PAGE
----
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Letter to Ollie's New Superintendent: Defining a Vision for your District

District Leaders: Recently, I received a call from an EdLeader21 PLC member, and was thrilled to learn that she had been appointed Superintendent of the district that my grandson Ollie attends. I decided to capture my advice to her in this blog series, in collaboration with AASA. I invite you to collaborate with me to support this new superintendent in her journey to prepare Ollie and his classmates for life in the 21st century. Throughout this school year, we will offer advice related to different areas of 21st century district transformation. -- Ken

This item originally appeared on the AASA Engage blog on November 3, 2015.


Dear Ollie’s Superintendent,

Congratulations on your first superintendency. What a great milestone in your career! I am so thrilled that you will lead my grandson’s district and that he will learn in an environment that is purposeful and intentional about preparing students for the challenges of the 21st century.

Before Ollie was born, as I traveled throughout the country advocating for an updated model of education, I would ask educators two questions:

If your child or grandchild masters math, science, English and social studies, will you consider them prepared for the future?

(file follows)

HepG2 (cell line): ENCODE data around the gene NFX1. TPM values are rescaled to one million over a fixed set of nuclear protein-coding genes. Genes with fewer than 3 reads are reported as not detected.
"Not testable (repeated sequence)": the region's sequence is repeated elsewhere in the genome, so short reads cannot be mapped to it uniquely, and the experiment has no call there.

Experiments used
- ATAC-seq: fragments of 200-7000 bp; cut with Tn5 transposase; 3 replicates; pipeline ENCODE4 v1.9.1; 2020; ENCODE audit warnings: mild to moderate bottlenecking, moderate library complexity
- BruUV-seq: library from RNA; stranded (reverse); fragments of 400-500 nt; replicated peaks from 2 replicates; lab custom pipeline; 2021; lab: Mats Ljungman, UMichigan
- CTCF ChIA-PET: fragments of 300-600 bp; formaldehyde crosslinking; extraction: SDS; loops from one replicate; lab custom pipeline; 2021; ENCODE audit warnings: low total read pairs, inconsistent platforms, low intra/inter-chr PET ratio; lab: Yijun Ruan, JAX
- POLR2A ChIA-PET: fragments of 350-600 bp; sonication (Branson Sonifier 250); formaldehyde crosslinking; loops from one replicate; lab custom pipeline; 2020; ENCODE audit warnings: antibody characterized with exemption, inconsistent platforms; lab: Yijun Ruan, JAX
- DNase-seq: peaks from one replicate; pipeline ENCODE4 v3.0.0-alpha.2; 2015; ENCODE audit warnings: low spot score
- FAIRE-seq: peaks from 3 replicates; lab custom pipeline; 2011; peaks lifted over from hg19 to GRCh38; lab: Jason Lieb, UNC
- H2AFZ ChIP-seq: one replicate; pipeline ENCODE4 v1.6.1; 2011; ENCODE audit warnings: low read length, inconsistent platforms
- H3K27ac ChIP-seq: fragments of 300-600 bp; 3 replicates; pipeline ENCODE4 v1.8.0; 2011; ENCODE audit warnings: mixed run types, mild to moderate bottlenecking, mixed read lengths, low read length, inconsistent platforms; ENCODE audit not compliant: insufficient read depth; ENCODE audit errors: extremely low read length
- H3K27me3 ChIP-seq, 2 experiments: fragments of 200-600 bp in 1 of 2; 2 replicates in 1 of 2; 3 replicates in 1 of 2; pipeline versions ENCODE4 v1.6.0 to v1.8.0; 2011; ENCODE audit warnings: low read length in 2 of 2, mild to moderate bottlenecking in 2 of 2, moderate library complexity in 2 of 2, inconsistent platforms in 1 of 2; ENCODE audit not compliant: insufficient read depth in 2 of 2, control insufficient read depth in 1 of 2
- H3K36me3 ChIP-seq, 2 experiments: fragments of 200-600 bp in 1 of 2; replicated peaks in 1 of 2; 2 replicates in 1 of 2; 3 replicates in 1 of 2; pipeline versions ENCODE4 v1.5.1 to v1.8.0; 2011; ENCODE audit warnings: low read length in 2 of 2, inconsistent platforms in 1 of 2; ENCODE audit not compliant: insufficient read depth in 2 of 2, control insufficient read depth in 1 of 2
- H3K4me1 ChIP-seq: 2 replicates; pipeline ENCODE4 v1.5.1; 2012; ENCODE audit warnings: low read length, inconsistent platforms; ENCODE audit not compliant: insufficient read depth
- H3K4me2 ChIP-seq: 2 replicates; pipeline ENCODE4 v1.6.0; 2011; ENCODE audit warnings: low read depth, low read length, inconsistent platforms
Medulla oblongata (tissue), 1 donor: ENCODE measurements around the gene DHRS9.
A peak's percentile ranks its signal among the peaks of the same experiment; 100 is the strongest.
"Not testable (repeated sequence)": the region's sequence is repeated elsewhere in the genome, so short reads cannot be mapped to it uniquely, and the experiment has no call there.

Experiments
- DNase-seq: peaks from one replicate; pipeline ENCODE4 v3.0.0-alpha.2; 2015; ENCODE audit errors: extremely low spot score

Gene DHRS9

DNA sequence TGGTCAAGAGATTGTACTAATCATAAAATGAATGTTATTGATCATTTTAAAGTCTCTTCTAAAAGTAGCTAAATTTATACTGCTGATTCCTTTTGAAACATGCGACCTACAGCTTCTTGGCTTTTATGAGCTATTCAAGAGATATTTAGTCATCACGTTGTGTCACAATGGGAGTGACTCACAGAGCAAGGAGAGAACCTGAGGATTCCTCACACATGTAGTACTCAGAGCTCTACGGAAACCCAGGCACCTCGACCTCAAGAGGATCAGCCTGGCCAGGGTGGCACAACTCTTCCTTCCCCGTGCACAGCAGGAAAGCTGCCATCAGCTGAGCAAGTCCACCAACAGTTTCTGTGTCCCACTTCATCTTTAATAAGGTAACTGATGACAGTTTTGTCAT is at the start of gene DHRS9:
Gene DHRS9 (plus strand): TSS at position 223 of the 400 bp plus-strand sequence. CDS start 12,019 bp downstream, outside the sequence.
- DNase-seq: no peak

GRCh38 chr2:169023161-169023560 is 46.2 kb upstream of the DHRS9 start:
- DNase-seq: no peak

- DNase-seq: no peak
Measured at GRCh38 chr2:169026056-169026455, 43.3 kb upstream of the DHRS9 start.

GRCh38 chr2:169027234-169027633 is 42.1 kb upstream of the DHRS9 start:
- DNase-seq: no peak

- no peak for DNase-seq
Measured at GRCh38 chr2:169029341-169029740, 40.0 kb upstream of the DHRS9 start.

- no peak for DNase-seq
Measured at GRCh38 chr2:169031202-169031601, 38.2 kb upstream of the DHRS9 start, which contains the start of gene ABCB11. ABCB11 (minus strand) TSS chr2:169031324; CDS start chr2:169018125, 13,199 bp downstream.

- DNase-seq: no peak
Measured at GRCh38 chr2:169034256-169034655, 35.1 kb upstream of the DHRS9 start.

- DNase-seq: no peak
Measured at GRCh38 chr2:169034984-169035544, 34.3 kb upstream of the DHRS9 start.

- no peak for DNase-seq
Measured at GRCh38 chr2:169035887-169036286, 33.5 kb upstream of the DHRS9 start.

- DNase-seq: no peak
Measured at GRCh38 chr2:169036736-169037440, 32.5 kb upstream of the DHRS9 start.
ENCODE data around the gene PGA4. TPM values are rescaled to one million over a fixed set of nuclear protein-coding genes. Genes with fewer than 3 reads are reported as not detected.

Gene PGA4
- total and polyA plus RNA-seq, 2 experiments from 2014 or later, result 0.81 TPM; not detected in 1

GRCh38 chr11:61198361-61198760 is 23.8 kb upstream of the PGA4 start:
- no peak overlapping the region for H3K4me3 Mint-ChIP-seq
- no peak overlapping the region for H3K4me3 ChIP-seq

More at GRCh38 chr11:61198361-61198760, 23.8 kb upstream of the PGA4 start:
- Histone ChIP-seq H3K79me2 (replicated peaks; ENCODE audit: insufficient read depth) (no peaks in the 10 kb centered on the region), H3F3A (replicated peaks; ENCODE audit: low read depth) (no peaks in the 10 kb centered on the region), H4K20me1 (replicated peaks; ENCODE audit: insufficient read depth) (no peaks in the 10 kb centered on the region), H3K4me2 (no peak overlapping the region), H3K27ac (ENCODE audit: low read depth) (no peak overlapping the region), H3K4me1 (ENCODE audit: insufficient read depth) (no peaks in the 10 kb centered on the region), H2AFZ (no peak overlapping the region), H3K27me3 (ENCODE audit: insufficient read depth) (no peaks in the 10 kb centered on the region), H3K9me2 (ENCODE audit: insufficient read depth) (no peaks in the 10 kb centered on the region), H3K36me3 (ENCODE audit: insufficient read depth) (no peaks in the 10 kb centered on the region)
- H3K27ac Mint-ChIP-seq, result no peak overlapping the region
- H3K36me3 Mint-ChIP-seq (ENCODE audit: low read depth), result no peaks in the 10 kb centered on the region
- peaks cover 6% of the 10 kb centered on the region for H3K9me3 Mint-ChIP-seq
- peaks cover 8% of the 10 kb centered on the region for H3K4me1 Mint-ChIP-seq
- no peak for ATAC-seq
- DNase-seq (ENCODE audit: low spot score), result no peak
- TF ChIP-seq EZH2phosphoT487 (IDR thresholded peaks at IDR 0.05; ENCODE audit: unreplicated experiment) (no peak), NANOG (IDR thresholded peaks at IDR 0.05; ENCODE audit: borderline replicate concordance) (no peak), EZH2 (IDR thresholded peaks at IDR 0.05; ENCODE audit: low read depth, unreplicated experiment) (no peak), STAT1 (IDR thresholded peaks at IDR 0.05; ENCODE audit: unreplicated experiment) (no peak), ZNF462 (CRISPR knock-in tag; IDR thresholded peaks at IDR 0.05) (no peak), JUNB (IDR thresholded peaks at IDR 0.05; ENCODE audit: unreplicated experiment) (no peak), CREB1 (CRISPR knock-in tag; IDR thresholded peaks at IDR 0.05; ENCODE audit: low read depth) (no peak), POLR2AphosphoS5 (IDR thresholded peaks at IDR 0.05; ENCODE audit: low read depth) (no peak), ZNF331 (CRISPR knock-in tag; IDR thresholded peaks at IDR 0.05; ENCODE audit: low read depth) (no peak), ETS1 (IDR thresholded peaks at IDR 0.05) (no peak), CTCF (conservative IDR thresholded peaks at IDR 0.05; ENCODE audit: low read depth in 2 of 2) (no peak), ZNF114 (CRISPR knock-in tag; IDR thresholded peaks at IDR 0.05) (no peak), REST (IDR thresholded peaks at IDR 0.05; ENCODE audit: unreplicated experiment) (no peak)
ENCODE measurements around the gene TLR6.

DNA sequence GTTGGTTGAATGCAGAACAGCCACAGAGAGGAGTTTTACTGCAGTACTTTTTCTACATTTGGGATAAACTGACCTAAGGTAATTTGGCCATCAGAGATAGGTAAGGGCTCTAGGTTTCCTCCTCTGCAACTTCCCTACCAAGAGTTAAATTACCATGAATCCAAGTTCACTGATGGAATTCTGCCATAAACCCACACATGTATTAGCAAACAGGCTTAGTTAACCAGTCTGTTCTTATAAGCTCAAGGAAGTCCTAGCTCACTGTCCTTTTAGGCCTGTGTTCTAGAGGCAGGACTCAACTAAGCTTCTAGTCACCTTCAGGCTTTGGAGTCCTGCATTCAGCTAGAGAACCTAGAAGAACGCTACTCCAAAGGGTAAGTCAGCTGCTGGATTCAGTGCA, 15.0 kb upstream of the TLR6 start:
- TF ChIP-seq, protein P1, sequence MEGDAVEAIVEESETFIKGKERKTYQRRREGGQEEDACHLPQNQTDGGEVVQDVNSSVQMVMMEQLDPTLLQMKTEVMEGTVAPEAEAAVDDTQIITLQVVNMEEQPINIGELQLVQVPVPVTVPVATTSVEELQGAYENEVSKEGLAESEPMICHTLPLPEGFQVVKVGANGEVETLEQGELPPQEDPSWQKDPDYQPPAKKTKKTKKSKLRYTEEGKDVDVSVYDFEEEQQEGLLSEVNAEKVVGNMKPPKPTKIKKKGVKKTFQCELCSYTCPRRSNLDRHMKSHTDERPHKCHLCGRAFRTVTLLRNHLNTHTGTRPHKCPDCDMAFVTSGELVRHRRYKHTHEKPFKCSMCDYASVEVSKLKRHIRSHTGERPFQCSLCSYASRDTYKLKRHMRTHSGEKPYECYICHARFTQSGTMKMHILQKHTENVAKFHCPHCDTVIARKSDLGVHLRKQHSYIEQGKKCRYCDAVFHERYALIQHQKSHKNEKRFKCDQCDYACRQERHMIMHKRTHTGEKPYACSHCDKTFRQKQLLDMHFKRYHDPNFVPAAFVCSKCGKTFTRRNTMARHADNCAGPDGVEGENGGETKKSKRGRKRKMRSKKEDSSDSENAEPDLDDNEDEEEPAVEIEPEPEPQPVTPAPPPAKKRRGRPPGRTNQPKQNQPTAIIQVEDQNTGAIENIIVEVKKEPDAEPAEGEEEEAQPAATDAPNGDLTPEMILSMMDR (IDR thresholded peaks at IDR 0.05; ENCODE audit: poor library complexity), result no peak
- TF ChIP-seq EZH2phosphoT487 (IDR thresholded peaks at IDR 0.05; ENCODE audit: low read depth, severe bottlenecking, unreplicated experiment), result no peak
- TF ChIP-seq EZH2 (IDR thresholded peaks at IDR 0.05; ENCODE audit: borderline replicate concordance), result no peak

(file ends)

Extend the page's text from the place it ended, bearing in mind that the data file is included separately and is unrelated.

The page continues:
Inevitably, they said “no.”

If your child or grandchild becomes a strong critical thinker, problem solver, communicator, collaborator and creative innovator, will you feel they are ready for the future?

Most of them said “yes.” Now that Ollie is entering the 1st grade, I can honestly say that Ollie will be ready for his future if his school system prepares him with these competencies. From my perspective, here is your first challenge: Help your new district define the competencies that will prepare students for the challenges of 21st century.

Two Key Pieces of Advice

1.  Be a good listener, but listening doesn't mean you can't ask questions.

Listening is probably the most important thing a new superintendent needs to do. Listening will help you learn about your work ahead, but I recommend listening while you try to get answers to the following questions:

  • Do we have a shared understanding about the essential skills that students need for 21st century life and work?
  • Is our district intentional and purposeful about developing our students’ capacities to demonstrate these skills?
  • Upon graduation, are all students ready for the future?

2. Focus on a “Profile of a Graduate”

As you engage in conversations, begin to float the idea of constructing a profile of a graduate that clarifies the 21st century skills that students should demonstrate beyond disciplinary content. One way to think about this is to ask, “What competencies do you want every graduate to have when they graduate in 2027?” That happens to be the year Ollie will graduate from high school! Here are a few examples of districts that have taken on the challenge of creating a "profile of a graduate”:

Fairfax County Public Schools Portrait of a Graduate

Jeffco 2020 Vision Development and Strategic Planning

Loudoun Vision 20/20

I hope that you find these tips and resources helpful as you get started. Best wishes with the start of the school year!

Sincerely,
Ken


This item originally appeared on the AASA Engage blog on November 3, 2015.